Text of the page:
How to Research a Chain of Title

* Click on red words to access the glossary.


1. In order to find the current owner, go to the Board of Taxes Database web site. This database will locate current assessments, address of a property, name of the last recorder owner(s) and the date of the last recorded deed or transfer.


2. Start at City Hall in the Department of Maps (Room 163). After giving them your address, the staff will retrieve the plot map and they will be able to tell you the registry plan number and the plot number.


3. Continue down the hall to the Department of Records (Room 154), where public access computers are available to research all recorded documents since 1976. To continue with the chain of title prior to 1976, it will be necessary to view the transfer sheets.


4. Give your plot number to the staff at the Department of Records (you may need to take a number in order to talk to someone behind the counter), and you will receive a microform sleeve containing all of the transfer sheets kept by this office -- usually dating back to the mid-nineteenth century.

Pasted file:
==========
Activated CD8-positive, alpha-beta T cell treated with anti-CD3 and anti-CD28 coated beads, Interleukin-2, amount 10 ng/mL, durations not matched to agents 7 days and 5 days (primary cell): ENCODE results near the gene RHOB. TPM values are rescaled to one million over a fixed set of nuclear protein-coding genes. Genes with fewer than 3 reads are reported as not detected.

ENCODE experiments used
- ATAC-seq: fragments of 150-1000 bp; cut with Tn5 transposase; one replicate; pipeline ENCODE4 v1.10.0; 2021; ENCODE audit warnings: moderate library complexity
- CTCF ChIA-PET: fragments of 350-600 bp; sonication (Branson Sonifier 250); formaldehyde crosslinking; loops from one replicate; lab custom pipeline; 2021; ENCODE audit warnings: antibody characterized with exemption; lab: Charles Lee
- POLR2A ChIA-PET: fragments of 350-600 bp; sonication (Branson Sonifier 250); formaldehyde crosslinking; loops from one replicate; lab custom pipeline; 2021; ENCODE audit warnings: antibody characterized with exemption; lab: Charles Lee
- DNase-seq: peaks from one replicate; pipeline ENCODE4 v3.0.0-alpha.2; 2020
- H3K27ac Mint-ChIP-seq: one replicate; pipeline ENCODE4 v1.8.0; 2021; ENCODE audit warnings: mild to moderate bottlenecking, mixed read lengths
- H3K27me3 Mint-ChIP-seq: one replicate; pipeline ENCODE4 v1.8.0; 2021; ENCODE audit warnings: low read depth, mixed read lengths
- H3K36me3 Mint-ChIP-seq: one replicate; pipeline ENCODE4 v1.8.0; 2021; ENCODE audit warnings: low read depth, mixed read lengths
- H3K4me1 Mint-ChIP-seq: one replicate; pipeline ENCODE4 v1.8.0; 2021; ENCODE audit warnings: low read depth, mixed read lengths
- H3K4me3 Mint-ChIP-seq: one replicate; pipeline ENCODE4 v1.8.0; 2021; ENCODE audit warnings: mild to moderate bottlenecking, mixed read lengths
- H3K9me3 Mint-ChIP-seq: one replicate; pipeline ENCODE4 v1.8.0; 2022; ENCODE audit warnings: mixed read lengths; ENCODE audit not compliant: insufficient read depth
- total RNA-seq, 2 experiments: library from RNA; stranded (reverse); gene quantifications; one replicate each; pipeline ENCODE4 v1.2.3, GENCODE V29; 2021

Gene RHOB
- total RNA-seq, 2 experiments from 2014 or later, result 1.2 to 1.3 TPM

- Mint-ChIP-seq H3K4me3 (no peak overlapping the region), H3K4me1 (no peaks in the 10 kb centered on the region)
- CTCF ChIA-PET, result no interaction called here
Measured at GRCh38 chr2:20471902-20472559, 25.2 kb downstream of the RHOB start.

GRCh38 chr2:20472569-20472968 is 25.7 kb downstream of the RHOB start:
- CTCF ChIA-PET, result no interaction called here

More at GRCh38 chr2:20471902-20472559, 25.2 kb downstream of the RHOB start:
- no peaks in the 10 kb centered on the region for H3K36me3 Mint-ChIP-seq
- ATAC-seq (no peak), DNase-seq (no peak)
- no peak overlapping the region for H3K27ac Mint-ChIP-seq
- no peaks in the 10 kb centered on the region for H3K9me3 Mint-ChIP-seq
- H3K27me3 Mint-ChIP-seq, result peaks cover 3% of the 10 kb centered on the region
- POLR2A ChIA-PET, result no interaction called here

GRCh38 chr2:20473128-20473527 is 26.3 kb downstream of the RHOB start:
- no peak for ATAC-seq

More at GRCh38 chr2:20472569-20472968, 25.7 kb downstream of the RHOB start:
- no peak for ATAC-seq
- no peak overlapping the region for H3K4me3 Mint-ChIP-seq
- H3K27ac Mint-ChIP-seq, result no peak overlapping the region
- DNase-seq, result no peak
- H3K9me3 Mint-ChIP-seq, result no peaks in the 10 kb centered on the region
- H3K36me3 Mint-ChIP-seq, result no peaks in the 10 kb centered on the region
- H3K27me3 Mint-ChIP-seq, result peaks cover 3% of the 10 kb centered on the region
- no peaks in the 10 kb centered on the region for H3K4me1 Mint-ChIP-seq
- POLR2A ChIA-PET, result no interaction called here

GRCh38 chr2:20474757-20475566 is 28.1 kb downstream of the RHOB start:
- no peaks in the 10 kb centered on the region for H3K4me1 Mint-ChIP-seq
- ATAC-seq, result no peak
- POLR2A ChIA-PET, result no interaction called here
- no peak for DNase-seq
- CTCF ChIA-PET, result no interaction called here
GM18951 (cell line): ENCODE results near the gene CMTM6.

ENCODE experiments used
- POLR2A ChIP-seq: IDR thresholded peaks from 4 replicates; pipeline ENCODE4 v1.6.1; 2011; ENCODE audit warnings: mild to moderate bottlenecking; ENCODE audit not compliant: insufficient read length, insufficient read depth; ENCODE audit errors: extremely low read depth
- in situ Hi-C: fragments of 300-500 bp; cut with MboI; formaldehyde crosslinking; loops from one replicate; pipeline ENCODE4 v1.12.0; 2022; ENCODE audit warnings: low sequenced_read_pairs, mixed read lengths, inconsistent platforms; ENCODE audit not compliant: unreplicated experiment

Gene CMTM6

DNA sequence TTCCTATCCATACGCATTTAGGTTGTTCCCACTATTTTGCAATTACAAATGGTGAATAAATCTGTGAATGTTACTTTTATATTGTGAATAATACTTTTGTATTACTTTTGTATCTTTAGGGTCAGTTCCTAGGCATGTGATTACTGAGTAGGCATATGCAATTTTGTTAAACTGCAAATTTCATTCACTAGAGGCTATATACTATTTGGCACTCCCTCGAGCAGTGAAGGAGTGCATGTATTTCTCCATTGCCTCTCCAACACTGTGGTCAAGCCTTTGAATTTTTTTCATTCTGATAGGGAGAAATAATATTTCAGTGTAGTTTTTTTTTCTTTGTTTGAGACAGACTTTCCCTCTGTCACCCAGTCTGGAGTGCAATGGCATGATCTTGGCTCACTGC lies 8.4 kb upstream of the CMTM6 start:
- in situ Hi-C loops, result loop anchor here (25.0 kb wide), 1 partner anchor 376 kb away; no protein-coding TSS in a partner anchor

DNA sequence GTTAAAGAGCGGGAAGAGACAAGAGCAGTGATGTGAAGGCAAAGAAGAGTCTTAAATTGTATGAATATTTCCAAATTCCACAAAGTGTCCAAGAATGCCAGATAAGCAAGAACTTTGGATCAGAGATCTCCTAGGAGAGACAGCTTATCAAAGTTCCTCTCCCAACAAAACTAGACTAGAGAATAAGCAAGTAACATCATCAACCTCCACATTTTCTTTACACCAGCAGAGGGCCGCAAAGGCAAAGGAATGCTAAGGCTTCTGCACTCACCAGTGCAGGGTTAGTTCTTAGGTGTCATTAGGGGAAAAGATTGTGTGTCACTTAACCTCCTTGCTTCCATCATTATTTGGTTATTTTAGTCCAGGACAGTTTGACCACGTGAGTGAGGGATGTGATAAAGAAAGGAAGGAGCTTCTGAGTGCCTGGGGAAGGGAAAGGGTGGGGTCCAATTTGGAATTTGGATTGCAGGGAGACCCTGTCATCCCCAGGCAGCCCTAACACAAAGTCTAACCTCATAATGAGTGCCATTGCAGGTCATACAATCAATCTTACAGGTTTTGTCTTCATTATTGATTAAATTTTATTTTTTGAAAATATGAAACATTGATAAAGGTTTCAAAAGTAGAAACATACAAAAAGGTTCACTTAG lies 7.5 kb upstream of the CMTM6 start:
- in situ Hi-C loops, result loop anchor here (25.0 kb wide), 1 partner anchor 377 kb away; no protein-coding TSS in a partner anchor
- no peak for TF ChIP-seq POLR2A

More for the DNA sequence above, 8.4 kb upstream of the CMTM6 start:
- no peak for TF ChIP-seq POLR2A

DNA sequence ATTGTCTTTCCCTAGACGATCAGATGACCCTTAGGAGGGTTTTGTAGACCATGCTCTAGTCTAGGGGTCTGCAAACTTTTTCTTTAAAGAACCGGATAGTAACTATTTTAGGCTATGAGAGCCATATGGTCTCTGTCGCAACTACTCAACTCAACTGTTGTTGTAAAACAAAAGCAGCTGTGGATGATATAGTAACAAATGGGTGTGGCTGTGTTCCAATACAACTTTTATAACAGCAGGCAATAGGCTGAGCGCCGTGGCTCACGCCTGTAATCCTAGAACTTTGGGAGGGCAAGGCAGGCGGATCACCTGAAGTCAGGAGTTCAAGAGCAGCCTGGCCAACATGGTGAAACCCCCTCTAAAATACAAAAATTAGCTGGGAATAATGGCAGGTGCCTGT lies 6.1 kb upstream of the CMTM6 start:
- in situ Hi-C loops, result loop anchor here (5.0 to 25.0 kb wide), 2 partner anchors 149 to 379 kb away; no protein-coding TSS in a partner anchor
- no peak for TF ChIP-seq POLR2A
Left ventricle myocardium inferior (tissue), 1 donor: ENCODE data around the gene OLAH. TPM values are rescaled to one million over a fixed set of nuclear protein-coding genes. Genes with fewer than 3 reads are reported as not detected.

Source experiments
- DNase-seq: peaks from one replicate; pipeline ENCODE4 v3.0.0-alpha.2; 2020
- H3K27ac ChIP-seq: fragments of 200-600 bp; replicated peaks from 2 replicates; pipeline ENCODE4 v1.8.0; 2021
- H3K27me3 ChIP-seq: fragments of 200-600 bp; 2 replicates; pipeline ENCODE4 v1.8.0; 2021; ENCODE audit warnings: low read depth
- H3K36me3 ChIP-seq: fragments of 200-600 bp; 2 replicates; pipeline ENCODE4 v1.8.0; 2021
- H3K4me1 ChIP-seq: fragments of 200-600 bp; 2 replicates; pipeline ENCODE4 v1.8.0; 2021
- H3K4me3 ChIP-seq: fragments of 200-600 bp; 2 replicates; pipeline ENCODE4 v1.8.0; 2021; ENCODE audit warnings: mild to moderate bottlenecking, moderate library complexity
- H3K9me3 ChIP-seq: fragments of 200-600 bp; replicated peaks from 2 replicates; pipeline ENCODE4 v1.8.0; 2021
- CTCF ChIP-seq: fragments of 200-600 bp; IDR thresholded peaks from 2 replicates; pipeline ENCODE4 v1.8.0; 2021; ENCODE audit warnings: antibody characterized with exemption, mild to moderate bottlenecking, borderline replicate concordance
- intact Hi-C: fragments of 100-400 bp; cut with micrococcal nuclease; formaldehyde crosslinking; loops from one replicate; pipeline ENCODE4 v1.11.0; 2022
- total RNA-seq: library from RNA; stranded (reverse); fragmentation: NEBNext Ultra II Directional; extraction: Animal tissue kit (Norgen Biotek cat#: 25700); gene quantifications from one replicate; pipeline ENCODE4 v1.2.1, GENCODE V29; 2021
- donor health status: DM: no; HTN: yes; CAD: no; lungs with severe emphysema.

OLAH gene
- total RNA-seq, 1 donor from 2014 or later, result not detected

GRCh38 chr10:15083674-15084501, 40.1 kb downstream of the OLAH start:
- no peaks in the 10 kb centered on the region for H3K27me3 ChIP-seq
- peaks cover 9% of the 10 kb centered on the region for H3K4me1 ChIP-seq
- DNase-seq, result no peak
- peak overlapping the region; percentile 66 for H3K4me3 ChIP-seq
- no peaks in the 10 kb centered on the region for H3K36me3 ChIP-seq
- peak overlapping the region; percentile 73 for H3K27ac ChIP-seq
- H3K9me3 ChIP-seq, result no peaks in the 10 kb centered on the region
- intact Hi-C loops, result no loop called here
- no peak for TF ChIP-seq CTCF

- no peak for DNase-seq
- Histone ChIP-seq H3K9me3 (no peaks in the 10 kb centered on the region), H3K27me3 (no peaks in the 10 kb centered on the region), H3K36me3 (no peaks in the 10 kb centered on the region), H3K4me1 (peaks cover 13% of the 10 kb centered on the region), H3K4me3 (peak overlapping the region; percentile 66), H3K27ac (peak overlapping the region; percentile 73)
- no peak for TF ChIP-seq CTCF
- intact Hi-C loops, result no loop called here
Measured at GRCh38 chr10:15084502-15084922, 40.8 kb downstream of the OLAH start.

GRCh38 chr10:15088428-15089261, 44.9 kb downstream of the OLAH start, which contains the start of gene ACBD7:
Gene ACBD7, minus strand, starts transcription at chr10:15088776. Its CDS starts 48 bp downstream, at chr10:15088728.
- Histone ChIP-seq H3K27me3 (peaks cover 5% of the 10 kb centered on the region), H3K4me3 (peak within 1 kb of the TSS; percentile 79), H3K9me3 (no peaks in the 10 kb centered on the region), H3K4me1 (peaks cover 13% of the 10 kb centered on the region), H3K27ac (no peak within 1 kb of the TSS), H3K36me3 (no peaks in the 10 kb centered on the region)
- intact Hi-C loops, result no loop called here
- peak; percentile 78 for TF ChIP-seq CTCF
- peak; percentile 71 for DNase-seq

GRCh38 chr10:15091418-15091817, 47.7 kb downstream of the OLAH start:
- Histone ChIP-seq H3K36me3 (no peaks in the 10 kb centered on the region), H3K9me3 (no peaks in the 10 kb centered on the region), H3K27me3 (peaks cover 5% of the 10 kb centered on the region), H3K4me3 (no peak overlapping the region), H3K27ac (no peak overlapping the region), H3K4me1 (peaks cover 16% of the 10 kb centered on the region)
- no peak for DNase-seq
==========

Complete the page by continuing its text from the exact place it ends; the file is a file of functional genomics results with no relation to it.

5. To finish your research, go to the City Archives, where you will have access to deeds on microfilm and the original deed books themselves, as well as to grantor/grantee indices, sheriff’s deeds, etc. Each deed you read should contain the deed book number of the previous deed, helping you construct the chain. If this information is not present, however, you can use the date of the transaction and the name of one of the parties in order to find the deed book number in the grantor/grantee index. The City Archives will have the resources for you to trace the chain as far as back as possible, often to the founding of Pennsylvania.



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